The grand prize awaits! No one has yet received a perfect score to The Slovenian Food Quiz
Just when you thought it was safe to put your helmet away and burn your sweaty cycling jersey you have been dragged back to the hills. Grab your gear, we are off to the island of Hvar. (pronounced Var, rhymes with far, and a touch of h at the beginning. Not too much on the h though or the locals are apt to roll their eyes) Hvar can often be seen on a list of one of the top ten most beautiful islands; a Croatian Riviera stop. The beautiful people are often found here sopping up the sun and sipping drinks near pebbly beaches wearing large sunglasses and sporting designer bags. Quite the contrast to our Calgarian foursome arriving for lunch via a 20 km cycling route in the blazing sun with a 1400 foot climb. The wasps greeted us enthusiastically, the other patrons of the out door restaurant not quite so keen on our aromatic foursome.
Our day began with a two hour ferry ride from the mainland to the island which has been inhabited since the 4th century BC. A guidebook will tell you Hvar has perfect climate and is lush and green. It takes about 15 minutes on a bike going over the top of the island to realize that the author may not have been traveling on two wheels doing the research.
If you look very closely you can see a blue dot on the road which is me…luckily no audio available for this stretch. For the climbers reading this check out the limestone cliffs. When stopped for lunch I noticed a couple with a climbing rope …. I momentarily stalked them with visions of tying my bike to Dave’s.
This day outing was a self guided event…no Saso or the Nichols at our side to meet our every need. Our research had included that bikes could be rented in the town where the ferry landed. That turned out to be true….but a couple of kms from the docking but nothing a taxi ride couldn’t fix. So far so good. The rental shop required a passport to be left in exchange for the use of the bikes. Since mine has been attached to to my body since it’s adventure with iPad and those with me had been part of that heart stopping adventure, a Canadian drivers license got us the bikes. Next it was off to find some food and water at the tiny local market. Croatian hospitality toward tourists can be less than warm. We have found some extraordinarily helpful folks but in this wee grocery store the clerks seemed more apt to want to put my hand in the massive cheese slicer than actually serve me. Understandably poor Croatia has suffered far more than their Slovene neighbors. Where in Slovenia ten days brought independence from long standing communism, Croatia endured a brutal and recent four year war with their former countrymen the Serbs. Shortly thereafter another invasion hit Croatia, the tourists. They have come in unrelenting swarms like the wasps. Now in mid September the high season has just finished. My guess is the grocery clerks, in the tiny ferry town of Stari Grad are ready for the peacefulness of winter and an end to the vacationing invaders.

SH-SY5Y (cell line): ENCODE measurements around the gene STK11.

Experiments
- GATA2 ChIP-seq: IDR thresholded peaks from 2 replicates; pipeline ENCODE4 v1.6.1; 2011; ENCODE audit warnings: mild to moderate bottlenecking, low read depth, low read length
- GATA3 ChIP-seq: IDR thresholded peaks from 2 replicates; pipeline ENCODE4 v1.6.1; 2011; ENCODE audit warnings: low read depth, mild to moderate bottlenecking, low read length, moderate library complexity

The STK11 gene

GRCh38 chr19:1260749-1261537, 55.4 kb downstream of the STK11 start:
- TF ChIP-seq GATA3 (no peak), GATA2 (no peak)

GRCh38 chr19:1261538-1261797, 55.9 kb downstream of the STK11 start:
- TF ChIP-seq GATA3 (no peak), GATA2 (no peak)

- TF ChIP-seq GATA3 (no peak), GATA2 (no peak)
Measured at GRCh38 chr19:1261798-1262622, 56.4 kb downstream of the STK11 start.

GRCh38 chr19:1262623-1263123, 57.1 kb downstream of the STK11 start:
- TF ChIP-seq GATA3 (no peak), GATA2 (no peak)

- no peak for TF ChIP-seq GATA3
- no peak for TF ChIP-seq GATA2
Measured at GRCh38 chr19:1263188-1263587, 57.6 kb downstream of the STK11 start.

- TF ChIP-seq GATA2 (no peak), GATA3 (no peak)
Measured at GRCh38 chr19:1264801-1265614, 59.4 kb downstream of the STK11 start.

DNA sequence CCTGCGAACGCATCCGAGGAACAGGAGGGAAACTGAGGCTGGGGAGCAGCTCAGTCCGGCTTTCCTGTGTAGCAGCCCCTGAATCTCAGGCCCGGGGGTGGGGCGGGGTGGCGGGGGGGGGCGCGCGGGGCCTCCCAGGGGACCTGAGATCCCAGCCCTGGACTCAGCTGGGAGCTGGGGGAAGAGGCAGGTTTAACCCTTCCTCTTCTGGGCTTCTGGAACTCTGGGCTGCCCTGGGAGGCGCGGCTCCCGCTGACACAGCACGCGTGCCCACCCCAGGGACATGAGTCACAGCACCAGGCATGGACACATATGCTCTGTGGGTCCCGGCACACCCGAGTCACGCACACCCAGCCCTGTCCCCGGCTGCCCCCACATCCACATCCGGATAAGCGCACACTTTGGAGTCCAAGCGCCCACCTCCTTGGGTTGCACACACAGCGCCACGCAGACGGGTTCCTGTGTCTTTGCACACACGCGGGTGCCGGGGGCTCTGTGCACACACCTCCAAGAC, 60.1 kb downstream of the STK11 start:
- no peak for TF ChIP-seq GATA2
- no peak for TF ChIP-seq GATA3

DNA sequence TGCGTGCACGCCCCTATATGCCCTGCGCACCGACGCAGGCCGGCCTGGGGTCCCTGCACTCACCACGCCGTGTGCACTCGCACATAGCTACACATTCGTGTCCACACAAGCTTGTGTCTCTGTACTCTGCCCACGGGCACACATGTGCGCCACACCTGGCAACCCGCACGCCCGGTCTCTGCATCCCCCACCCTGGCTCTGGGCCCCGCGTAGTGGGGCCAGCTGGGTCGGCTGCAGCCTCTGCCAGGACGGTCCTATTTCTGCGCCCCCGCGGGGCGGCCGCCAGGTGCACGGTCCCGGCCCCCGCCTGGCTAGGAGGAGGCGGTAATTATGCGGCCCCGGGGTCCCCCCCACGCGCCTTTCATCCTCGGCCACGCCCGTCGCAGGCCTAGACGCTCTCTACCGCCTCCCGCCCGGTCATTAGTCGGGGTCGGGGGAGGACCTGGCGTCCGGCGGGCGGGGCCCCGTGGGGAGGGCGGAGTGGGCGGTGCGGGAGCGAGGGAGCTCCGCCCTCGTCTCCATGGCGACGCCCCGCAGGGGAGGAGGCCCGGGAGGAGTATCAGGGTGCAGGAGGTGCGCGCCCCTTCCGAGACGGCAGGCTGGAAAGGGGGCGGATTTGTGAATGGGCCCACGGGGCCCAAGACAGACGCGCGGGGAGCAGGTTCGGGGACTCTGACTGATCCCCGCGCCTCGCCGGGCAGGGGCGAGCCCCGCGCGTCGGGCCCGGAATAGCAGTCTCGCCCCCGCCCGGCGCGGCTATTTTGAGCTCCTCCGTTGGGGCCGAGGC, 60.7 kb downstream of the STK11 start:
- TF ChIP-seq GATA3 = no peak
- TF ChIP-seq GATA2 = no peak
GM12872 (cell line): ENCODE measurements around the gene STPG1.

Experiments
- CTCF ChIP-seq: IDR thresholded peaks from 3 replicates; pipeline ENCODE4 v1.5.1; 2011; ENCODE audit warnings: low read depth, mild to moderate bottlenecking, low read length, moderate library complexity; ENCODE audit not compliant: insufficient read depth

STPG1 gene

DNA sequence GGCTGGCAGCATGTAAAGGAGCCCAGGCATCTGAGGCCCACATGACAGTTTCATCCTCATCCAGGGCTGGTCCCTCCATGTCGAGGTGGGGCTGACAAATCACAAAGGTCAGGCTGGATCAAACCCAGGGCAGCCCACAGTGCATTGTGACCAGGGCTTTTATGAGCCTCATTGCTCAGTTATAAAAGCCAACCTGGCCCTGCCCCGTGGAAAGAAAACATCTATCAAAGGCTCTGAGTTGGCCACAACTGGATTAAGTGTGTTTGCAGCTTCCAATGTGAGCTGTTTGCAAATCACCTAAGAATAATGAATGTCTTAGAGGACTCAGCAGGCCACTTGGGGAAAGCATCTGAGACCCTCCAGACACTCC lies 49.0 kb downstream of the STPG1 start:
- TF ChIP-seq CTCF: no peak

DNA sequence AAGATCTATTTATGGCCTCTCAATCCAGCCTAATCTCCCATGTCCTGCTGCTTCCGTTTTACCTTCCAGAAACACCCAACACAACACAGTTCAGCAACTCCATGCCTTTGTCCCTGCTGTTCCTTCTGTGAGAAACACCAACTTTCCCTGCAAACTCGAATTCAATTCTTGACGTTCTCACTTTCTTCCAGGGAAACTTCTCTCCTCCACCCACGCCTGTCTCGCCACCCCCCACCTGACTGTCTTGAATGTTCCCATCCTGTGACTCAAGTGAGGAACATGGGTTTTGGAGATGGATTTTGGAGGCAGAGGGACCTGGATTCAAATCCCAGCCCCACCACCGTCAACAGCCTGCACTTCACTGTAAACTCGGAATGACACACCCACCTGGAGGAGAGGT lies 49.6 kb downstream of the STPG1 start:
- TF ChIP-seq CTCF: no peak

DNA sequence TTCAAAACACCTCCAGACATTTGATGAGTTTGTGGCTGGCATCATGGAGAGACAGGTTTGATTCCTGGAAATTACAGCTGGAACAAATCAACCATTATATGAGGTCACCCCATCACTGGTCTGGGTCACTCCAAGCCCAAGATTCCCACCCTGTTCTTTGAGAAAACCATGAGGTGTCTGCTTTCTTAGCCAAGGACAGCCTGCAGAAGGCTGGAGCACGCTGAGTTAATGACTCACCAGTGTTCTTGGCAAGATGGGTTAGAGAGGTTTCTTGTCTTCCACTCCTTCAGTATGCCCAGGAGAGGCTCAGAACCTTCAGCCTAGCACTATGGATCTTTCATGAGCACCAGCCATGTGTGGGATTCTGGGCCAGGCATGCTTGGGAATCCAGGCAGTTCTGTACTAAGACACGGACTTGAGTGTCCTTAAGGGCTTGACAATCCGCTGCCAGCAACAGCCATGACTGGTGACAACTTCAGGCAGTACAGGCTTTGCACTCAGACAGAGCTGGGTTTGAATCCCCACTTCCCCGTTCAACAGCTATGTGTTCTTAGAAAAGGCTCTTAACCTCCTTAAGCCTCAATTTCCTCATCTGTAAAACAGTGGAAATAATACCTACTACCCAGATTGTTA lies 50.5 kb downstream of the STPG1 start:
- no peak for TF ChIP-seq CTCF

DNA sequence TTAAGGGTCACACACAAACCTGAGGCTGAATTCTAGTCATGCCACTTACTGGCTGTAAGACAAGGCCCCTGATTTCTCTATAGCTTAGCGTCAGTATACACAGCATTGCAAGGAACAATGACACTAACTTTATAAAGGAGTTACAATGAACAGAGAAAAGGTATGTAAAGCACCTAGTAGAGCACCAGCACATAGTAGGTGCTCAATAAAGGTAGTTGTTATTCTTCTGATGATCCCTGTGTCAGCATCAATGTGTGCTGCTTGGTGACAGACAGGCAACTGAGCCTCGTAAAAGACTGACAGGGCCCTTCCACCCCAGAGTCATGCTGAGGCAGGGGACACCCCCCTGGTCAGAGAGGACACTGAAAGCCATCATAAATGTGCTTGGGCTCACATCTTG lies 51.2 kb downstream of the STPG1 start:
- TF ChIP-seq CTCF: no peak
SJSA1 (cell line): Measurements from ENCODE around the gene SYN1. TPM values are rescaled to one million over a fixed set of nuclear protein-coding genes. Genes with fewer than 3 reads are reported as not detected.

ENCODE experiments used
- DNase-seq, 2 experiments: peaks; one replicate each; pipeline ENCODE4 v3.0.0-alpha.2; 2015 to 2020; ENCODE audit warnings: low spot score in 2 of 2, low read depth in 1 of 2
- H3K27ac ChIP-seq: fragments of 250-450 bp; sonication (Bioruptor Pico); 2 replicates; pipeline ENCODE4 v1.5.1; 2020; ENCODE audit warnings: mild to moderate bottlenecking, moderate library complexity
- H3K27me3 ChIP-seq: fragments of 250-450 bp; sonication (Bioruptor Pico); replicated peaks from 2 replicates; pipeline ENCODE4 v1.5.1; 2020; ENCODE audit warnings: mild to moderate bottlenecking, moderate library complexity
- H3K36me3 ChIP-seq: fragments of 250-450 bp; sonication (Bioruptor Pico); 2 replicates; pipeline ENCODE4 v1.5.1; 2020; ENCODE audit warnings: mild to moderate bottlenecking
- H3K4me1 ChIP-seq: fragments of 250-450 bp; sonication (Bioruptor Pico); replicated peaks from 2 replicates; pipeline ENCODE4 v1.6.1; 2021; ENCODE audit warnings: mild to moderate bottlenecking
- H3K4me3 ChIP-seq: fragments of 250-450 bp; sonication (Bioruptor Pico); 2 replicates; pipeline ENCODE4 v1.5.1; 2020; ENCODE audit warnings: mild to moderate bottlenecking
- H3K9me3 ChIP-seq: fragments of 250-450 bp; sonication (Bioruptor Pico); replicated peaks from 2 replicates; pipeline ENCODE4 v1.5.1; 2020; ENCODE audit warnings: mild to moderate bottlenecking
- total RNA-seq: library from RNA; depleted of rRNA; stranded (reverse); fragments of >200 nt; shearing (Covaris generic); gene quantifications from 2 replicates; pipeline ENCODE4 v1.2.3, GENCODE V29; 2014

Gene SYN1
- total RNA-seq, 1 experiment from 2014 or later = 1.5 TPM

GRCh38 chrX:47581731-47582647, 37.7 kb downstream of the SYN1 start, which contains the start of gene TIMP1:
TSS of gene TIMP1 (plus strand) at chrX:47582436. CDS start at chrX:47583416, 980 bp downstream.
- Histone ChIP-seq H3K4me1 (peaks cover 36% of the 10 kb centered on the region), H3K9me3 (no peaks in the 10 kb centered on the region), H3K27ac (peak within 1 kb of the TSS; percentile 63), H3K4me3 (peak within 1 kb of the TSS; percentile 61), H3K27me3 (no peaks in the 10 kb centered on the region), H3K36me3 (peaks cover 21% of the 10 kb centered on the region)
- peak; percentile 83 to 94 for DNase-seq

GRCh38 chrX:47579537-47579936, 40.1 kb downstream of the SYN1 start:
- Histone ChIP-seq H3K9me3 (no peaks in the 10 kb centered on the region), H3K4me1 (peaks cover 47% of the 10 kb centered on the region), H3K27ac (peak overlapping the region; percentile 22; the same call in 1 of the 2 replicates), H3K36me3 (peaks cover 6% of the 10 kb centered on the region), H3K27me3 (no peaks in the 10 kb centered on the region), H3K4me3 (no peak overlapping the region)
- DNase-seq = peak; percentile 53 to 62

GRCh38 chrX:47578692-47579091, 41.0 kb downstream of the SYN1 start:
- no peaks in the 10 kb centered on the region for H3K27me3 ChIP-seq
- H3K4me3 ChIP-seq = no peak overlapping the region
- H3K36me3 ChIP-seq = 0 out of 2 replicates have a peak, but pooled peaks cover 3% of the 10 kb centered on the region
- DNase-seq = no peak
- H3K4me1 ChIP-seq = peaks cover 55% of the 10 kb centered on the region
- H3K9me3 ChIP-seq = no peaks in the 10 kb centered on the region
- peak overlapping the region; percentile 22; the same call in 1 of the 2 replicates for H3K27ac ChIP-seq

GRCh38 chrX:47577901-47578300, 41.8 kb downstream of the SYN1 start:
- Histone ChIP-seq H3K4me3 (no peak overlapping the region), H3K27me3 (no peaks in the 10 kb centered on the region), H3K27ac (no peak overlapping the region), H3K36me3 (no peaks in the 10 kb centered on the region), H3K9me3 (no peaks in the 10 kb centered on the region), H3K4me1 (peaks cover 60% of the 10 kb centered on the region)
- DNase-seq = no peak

So we set out to Hvar town. We had decided not to bring our padded cycling shorts since it would be such an easy day. Apparently we lost our minds after two days away from the bikes. Suffice it to say no one seemed keen on sitting this evening.
There seemed to be a large amount of cemeteries, tombstones and memorials along the ‘bike route’. This more scenic path has very little traffic and noticeably absent of cyclists. Perhaps those on bike previously had not made out as well as we had with the local grocery clerks and perished along the way due to lack of food and water.
Now we need your help to figure out what these piles of stones are. On higher elevations the obvious old and often haphazard arrangements could be seen everywhere. Due to the language barrier and lack of information in guidebooks we are left a bit stumped. Any ideas?
While we waited to board the ferry back to Split we were front and center for the reporting of an altercation. In front of us the local police officer wrote notes as one of the sunglass, designer bag wielding passengers and her handsome man waved hands in the air and talked simultaneously about the incident. A third gentleman stomped about the ferry platform, his black hair shaking wildly as he ranted and paced about. Two crew members stood on the deck in front of us shaking their heads. Apparently even the drink sipping, sun worshipping crowd can have a hard day. We may have sore backsides but that ending looked far more favorable than being arrested in Croatia.
Leaving Hvar town after lunch to repeat the route back to catch the ferry. Once is just never enough and when you can’t hop in a support van it’s either carry the bike or ride it…or I suppose throw it in the ditch is always a back up plan.
Thanks to Joe for today’s title ( it takes a village to create a blog) and for offering up his drivers license when I desperately clung to my passport at the bike rental spot. I don’t think he could have endured another ‘Sue lost her passport’ adventure.